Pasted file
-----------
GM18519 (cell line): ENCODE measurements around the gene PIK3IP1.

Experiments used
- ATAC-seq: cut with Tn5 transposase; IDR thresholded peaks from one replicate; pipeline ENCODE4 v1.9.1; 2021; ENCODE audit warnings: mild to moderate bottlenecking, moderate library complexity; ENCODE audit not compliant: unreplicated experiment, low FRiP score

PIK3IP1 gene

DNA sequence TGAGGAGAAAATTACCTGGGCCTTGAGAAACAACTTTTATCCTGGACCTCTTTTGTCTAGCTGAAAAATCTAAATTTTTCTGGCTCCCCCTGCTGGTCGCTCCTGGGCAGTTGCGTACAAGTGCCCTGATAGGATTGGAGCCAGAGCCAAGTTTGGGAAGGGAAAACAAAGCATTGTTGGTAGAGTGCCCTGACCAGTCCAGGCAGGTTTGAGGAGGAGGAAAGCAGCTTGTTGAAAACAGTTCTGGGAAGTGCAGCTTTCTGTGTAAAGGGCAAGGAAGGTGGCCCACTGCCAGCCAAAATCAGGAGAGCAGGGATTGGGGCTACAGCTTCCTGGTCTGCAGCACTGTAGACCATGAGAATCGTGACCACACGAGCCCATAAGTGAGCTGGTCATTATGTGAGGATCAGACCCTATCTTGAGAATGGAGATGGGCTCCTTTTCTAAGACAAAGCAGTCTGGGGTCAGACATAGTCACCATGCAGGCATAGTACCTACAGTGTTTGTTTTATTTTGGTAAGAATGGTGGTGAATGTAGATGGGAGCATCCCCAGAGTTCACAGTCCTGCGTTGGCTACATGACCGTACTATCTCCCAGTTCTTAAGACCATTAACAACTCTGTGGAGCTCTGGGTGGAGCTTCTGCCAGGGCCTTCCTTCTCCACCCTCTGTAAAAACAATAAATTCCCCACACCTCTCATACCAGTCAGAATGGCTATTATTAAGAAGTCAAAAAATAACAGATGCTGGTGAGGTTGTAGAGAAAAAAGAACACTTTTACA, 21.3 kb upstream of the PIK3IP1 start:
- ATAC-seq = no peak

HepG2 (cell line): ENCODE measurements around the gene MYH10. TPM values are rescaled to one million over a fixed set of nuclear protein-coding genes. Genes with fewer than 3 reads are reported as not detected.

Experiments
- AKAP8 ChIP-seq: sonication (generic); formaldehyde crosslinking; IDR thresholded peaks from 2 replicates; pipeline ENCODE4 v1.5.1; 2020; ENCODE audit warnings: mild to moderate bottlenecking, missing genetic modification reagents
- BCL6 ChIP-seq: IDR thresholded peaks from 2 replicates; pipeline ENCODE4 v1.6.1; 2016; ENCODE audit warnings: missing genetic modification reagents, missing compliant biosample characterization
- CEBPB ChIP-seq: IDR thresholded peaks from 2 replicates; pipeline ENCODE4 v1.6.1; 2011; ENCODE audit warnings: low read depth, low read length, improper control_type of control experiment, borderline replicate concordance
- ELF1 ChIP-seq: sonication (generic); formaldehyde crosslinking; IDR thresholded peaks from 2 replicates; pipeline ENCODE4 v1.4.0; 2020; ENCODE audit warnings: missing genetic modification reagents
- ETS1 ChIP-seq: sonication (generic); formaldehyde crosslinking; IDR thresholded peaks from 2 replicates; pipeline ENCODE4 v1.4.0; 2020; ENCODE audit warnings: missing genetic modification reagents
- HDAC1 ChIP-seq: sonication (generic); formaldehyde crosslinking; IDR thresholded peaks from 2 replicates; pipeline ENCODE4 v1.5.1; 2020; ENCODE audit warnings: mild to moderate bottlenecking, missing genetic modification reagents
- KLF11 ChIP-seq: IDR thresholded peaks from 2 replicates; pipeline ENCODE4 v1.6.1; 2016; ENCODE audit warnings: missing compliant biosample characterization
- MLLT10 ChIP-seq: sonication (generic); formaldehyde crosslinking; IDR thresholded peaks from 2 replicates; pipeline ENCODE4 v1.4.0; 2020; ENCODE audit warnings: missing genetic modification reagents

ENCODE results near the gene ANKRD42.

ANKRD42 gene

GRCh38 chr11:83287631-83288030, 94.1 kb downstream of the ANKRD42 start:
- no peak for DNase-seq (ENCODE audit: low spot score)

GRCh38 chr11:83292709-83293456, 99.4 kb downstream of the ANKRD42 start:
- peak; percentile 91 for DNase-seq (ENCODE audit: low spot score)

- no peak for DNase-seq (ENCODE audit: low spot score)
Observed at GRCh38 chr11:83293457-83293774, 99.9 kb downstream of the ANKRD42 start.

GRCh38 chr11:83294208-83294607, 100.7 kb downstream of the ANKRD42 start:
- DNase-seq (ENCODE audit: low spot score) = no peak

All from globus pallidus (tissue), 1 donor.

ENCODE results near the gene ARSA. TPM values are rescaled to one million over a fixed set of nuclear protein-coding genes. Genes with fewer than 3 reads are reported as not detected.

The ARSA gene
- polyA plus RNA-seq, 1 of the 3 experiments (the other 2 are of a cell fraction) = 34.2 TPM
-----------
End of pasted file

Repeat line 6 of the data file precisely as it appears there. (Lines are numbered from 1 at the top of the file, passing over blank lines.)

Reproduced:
- ATAC-seq = no peak